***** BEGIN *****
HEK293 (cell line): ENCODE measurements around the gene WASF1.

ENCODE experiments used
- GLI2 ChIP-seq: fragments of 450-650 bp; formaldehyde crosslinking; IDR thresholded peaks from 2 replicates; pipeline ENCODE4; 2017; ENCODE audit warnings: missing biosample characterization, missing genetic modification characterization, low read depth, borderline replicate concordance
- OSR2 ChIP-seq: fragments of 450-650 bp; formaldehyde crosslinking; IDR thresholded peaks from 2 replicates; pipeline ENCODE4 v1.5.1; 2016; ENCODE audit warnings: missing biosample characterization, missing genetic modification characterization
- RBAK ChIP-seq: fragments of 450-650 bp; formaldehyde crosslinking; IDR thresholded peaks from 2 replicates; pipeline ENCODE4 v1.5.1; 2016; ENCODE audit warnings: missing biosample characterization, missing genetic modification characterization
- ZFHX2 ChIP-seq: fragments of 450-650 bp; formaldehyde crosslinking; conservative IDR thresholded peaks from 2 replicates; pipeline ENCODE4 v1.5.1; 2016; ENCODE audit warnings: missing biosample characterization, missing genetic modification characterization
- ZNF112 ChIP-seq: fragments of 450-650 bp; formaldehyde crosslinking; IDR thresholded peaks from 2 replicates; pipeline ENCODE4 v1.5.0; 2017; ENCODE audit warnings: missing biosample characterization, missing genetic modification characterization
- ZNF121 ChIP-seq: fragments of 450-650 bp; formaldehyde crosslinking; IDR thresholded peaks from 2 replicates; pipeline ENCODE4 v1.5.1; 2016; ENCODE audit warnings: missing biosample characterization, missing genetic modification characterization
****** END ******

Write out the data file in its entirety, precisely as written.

HEK293 (cell line): ENCODE measurements around the gene WASF1.

ENCODE experiments used
- GLI2 ChIP-seq: fragments of 450-650 bp; formaldehyde crosslinking; IDR thresholded peaks from 2 replicates; pipeline ENCODE4; 2017; ENCODE audit warnings: missing biosample characterization, missing genetic modification characterization, low read depth, borderline replicate concordance
- OSR2 ChIP-seq: fragments of 450-650 bp; formaldehyde crosslinking; IDR thresholded peaks from 2 replicates; pipeline ENCODE4 v1.5.1; 2016; ENCODE audit warnings: missing biosample characterization, missing genetic modification characterization
- RBAK ChIP-seq: fragments of 450-650 bp; formaldehyde crosslinking; IDR thresholded peaks from 2 replicates; pipeline ENCODE4 v1.5.1; 2016; ENCODE audit warnings: missing biosample characterization, missing genetic modification characterization
- ZFHX2 ChIP-seq: fragments of 450-650 bp; formaldehyde crosslinking; conservative IDR thresholded peaks from 2 replicates; pipeline ENCODE4 v1.5.1; 2016; ENCODE audit warnings: missing biosample characterization, missing genetic modification characterization
- ZNF112 ChIP-seq: fragments of 450-650 bp; formaldehyde crosslinking; IDR thresholded peaks from 2 replicates; pipeline ENCODE4 v1.5.0; 2017; ENCODE audit warnings: missing biosample characterization, missing genetic modification characterization
- ZNF121 ChIP-seq: fragments of 450-650 bp; formaldehyde crosslinking; IDR thresholded peaks from 2 replicates; pipeline ENCODE4 v1.5.1; 2016; ENCODE audit warnings: missing biosample characterization, missing genetic modification characterization